The Priests were Women



The Woman in the Shaman’s Body: Reclaiming the Feminine in Religion and Medicine

By Barbara Tedlock

New York: Bantam Books, 2006, 350 pages, $16.00, paperback.


Reviewed by Serinity Young


 Barbara Tedlock has written an important, readable book that combines the argumentative intellectual reasoning of the scholar with the intuitive emotional reasoning of the shaman. Tedlock is uniquely positioned to undertake this task. She has outstanding credentials as an anthropologist, and in the course of her fieldwork she was initiated as a shaman among the K’iche’ Maya of Guatemala. She is the granddaughter of an Ojibwe healing shaman, and she writes about the summers she spent with her grandmother and what she learned from her. By being open about her history, Tedlock removes the mask of anonymity and scientific objectivity that scholars don to pretend that their history, point of view, social class, gender, and ethnicity are not relevant to what catches their attention and ends up on the page. Her impeccable scholarly apparatus is in the footnotes, which almost form another book and should not be skipped. Tedlock has not just read a lot; she had read a lot for years, traveling the world participating in shamanic rituals and initiating the international scholarly discussion of shamanism. In short, she commands her material; she knows the history of the scholarship, where it went wrong, where it was rethought, and why. She has the confidence, perspective, and literary skill to make the main part of her book completely accessible to nonspecialists.

 Shamans are religious experts with uncommon knowledge: they understand the healing properties of plants, the behavior of animals, the seasonal cycle, human psychology, and the world of spirits. Some inherit their offices, while others are called through dreams, visions, illness, or personal tragedies. Either way, most must undergo a period of training under an experienced shaman. Shamanism appears to be a worldwide religious phenomenon that has existed from the earliest human times to the present day. What Tedlock contributes to the discussion is the argument that “the primacy of women in shamanic traditions has been obscured and denied.” With great skill, she describes the prehistoric origins of shamanism, what shamans do, the importance of gender-shifting in shamanic practice, and women’s particular physiological and biochemical suitability for the shamanic role.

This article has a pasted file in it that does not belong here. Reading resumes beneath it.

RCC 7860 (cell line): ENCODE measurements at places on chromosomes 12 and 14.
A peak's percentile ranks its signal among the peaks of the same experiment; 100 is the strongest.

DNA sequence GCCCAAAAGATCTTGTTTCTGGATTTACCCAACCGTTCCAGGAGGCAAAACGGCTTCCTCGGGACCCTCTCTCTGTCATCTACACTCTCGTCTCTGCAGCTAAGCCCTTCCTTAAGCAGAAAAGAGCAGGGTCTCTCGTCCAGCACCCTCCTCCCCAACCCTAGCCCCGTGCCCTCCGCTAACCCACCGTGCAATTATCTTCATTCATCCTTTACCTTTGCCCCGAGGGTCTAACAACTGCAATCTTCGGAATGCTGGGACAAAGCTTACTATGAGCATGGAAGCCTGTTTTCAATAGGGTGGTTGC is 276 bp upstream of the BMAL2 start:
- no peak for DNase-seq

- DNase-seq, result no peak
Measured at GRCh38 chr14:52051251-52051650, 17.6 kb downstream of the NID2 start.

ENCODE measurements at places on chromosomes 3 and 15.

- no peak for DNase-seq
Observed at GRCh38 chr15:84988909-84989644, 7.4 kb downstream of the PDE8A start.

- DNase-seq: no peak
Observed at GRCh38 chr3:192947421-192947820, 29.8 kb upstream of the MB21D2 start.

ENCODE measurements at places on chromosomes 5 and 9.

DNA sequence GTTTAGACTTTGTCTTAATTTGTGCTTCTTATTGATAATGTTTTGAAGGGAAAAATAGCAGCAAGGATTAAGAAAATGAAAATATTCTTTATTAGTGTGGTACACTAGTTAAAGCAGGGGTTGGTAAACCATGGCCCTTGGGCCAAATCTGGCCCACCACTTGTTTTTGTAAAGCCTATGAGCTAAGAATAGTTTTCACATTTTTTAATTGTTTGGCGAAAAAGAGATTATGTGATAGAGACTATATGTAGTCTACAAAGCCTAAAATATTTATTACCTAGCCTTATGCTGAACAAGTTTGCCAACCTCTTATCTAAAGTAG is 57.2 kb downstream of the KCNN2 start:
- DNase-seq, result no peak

Tedlock begins by correcting the view that shamans, especially prehistoric ones, were male, documenting the androcentric bias in scientific analyses of human skeletal remains. Roughly put, the thinking was that if there were grave goods that could be attributed to a shaman, then the skeleton was male. Recent studies utilizing new technologies have shown just the reverse: DNA tests of the few skeletal remains of the earliest shamans reveal that they were female.

Similarly, the historical evidence is tainted by the biases of early travelers and scholars, whose upbringing in religious traditions defined by male-only priesthoods prevented them from recognizing women’s participation in religious activities. For instance, when they observed women at shamanic rituals, they frequently described them as the shamans’ wives or mothers—which in fact they were, since shamanism is often hereditary and a family affair. However, they misunderstood the women’s roles as actual shamans.

Reinforcing the idea that only men could be shamans was the pervasive view that shamanism was primarily associated with hunting, and that hunting was also an exclusively male activity. Tedlock richly documents the absurdity of both ideas by drawing on a broad range of shamanic practices from around the world and from different historical periods. She reveals the importance of healing in shamanic practice and demonstrates women’s participation in hunting. For Tedlock, healing is of central importance in shamanic practice. She distinguishes between male-oriented shamans, who fight unseen enemies believed to have caused illness, and female-oriented shamans, who focus on internal emotional and physical imbalances. Significantly, women may be trained by male-oriented shamans and men by female-oriented ones, so there are no hard and fast rules based on the shaman’s gender. In an entire chapter on gender-shifting, Tedlock introduces the concepts of a third and even fourth gender: the woman-man and the man-woman. Additionally, shamans often work in female and male teams, as have Tedlock and her husband. So, while Tedlock’s goal is to reclaim women’s primary position in shamanic practices, she quite reasonably does not discount the widespread presence of male practitioners.